The last part is seen in “The Schengen database and knowing about who has moved where are all intimately dependent on European systems and we have got to try to remain in them“, yet this does require all players to enter the data accurately, in addition, that only applies to people entering Schengen, yet as has been shown in the past, after that getting locations on people is becoming an increasingly difficult problem. The fact that after the Paris attacks, some people of interest were found to be in Belgium is one side, the fact that these people could have met up with all kinds of contacts on the road is another entirely. The truth is that the intelligence branch has no way of keeping track in such details. In addition we have seen that the list of people of interest is growing way beyond normal means and organising such data streams and finding new ways not just to find the guilty, but to decrease the list by excluding the innocent is growing in complexity on a nearly daily basis. And that is before the cyber mess is added to the cauldron of nutrition. There is at least a small upside, as the technology stream will soon be more and more about non-repudiation, there will be additional sources of information that adds the branches by pruning the list of people of interest. The extent of pruning is not a given and time will tell how this is resolved.

It all affects the evidence that the parties hold and how it is applied, it remains a matter of time and the proper application of intelligence.

 

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Where to focus?

This is an issue on the best of days, we are overwhelmed with information, real news, fake news and of course the Direct marketing waves that hit our internet eyes nearly 24:7. The internet is no longer some child, it is a grown adult and adults tend to lack a certain sense of humour, well the adult eyes of the beholder that is. Yet, what matters to us? When we move beyond the job that feeds you, the partner that … you and the family that gives you (usually) strength. When these things are dealt with, what matters next?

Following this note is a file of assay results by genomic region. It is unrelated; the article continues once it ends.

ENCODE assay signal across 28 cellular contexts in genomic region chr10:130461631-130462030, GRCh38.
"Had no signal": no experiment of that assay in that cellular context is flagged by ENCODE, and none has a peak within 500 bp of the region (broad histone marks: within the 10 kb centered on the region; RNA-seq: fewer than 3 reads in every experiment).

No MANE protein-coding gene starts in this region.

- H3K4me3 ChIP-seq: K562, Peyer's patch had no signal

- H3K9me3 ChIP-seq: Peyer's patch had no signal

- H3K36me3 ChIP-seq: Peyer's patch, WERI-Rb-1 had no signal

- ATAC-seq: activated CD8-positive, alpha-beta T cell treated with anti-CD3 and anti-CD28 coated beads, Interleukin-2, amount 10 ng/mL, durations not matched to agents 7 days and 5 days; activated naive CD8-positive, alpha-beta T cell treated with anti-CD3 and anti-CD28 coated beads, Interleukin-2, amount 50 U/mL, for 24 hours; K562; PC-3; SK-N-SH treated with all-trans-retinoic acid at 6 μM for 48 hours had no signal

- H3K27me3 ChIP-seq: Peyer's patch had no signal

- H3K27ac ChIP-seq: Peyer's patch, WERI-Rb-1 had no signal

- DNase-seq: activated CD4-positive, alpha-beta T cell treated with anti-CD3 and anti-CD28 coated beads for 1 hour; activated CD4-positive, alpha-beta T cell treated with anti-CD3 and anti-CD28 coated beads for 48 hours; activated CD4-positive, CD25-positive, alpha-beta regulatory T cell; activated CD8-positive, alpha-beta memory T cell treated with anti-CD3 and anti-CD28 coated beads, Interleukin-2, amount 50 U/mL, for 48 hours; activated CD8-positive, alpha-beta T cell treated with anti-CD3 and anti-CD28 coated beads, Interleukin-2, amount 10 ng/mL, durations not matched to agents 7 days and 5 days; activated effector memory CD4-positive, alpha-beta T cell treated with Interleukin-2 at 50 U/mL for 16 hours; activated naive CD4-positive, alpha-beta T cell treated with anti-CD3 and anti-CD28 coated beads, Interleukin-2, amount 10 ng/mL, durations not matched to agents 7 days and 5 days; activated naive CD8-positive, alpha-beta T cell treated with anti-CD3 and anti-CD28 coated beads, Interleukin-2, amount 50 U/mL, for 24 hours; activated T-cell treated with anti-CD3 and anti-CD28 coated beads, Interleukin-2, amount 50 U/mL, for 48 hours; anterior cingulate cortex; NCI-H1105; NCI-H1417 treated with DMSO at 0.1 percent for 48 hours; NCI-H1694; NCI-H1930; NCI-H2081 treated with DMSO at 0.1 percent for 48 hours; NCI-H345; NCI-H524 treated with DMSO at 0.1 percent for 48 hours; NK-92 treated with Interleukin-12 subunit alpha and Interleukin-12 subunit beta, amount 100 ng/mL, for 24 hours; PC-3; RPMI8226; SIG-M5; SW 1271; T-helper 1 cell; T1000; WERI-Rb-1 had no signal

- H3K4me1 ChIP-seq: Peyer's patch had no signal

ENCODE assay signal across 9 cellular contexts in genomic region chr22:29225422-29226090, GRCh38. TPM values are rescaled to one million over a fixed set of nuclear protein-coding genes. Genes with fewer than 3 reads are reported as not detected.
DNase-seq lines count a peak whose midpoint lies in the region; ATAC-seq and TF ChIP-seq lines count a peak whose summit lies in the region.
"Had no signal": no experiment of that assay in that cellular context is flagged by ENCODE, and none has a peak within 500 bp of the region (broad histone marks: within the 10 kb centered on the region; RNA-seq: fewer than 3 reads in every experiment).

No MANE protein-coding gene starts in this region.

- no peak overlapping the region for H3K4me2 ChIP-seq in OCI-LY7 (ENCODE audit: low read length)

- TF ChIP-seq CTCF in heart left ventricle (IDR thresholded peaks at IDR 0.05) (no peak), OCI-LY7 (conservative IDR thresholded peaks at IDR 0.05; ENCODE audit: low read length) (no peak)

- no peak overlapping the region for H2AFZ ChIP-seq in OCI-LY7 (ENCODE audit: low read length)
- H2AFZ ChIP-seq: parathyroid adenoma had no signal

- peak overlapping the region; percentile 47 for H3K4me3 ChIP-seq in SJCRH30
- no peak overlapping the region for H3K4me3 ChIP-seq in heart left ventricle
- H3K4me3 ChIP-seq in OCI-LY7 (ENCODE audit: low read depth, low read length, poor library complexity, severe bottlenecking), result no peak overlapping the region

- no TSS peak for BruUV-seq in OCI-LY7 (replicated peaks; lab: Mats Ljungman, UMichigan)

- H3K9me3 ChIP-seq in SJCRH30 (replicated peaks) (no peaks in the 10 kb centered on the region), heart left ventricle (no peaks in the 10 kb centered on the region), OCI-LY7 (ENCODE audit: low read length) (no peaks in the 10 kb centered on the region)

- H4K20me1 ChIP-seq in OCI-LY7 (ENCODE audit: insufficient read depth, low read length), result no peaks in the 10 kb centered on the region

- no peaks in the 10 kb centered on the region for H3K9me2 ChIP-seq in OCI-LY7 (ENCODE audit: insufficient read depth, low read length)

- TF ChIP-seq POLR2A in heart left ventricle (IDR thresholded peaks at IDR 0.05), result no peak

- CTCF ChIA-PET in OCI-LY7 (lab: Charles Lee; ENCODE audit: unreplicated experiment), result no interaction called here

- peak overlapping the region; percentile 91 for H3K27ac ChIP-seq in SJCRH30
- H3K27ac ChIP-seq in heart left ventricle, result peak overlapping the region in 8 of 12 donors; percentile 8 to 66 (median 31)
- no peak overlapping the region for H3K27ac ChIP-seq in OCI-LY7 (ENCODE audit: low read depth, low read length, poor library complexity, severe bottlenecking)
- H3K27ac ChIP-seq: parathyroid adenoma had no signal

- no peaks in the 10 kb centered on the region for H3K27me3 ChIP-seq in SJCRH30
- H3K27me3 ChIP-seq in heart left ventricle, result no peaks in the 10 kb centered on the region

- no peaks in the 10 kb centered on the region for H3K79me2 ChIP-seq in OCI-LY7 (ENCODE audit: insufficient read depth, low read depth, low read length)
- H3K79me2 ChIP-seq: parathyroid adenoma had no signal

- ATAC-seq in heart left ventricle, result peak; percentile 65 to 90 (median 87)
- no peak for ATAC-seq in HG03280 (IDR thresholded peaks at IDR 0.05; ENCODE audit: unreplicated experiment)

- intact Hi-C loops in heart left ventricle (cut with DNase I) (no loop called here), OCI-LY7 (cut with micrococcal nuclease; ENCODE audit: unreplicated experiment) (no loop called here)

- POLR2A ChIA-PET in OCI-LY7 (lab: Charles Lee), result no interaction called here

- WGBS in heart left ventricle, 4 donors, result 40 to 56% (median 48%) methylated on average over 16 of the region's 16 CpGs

The fearful will look at North Korea, on how they are a threat and when we look at the Washington Post, a very respectable paper we see (at https://www.washingtonpost.com/opinions/the-north-korean-nuclear-threat-is-very-real-time-to-start-treating-it-that-way/2017/05/18/d60cbeec-39a4-11e7-8854-21f359183e8c_story.html) on how the threat is real. Even as we saw two failed launches, and in addition, we have yet to see anything from North Korea to get any missile that far (reaching the US), that an opinion piece states: “Stephen Rademaker, a principal with the Podesta Group, was an assistant secretary of state responsible for arms control and nonproliferation from 2002 to 2006“, so here we see the message, yet the core truth is: “The Podesta Group is a lobbying and public affairs firm based in Washington, D.C.. It was founded in 1988 by brothers John Podesta and Tony Podesta, it can be found at 1001 G Street, NW Suite 1000 W Washington, DC 20001“. Basically it is a marketing firm working a very niche market. Don’t get me wrong. I am not ‘attacking’ them, I would accept a position in such a firm any day of the week. Whether we call them marketeers, government strategy councillors or even diplomatic assistants, they are professionals and I do love working with professionals, especially in an environment I am not fully comprehensive of. You see, when you are out of your waters, most people tend to get to be a little apprehensive. Not me, it invigorates me, whether it is working as a document carrier for Faisal bin Abdullah, or Salman bin Abdulaziz Al Saud, doing work for google (which has been one of the most mentally intoxicating and invigorating environments ever) or merely finding new data solutions, working through data and solving the puzzle I see. So is North Korea a real threat or a perceived one? The safe bet is too see them as a real threat as they have access to Uraninite. You see, the world tends to be a little more complex than that. Having the stuff is not enough, getting the delivery method working correctly is an entirely different matter. It can be by having people from Pyongyang masked as South Koreans attending international universities in science and engineering would be a first, which is not that far a stretch. I literally (by accident) I told this Korean student “Does your family still have that bar in Pyongyang?“, he turned pale and said ‘How did you know that?‘, which was not the response I was going for, but OK, such is life, full of surprises. So as you ponder this, wonder on how China has little or no worry. If North Korea ever actually launches a missile towards America, do you think that the President of the USA would not instantly retaliate (especially the current one), what happens to places like Shenyang (in China), also consider whatever hits the water will make fishing no longer an option for decades, Japan learned that the hard way, so there you have it. In addition, we have seen the North Korea military look at systems like they were magical and those were computers the current European generation laughs at. That can be corroborated by the press as they were on a North Korean press tour a little over a year ago. The ‘minders‘ of those groups had NEVER seen a smart phone. I think that North Korea talks a lot, but for now has no real byte. Now the last part of that the Podesta group is a professional organisation. So was it merely an opinion piece or was the article their business, business they charge for? I will leave you with that thought.